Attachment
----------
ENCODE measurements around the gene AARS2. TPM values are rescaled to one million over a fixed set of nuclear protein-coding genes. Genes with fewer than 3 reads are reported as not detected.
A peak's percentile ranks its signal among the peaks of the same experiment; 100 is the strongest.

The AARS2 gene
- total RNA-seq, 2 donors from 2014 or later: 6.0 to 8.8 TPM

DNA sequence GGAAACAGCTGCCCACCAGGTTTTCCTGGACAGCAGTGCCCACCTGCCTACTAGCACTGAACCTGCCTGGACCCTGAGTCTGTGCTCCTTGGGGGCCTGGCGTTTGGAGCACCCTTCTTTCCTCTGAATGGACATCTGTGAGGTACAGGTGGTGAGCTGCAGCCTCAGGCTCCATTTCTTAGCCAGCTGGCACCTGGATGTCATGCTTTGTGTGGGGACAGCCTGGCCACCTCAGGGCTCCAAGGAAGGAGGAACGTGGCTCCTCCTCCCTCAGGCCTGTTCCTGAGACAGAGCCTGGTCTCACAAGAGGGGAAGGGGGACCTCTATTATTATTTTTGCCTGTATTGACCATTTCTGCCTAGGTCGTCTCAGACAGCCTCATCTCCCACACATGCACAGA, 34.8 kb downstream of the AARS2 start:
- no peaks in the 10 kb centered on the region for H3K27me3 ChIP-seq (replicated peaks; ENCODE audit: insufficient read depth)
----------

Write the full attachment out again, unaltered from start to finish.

ENCODE measurements around the gene AARS2. TPM values are rescaled to one million over a fixed set of nuclear protein-coding genes. Genes with fewer than 3 reads are reported as not detected.
A peak's percentile ranks its signal among the peaks of the same experiment; 100 is the strongest.

The AARS2 gene
- total RNA-seq, 2 donors from 2014 or later: 6.0 to 8.8 TPM

DNA sequence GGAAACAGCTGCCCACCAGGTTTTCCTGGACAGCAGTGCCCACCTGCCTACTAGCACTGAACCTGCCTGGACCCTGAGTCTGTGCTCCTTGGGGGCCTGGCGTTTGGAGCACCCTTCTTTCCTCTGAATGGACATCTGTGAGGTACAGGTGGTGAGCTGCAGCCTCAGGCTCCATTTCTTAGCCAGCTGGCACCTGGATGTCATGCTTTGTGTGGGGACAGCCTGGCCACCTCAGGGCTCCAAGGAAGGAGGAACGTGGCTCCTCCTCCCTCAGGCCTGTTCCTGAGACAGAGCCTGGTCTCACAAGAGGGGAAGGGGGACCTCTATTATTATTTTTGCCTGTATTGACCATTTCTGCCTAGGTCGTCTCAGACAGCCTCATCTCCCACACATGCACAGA, 34.8 kb downstream of the AARS2 start:
- no peaks in the 10 kb centered on the region for H3K27me3 ChIP-seq (replicated peaks; ENCODE audit: insufficient read depth)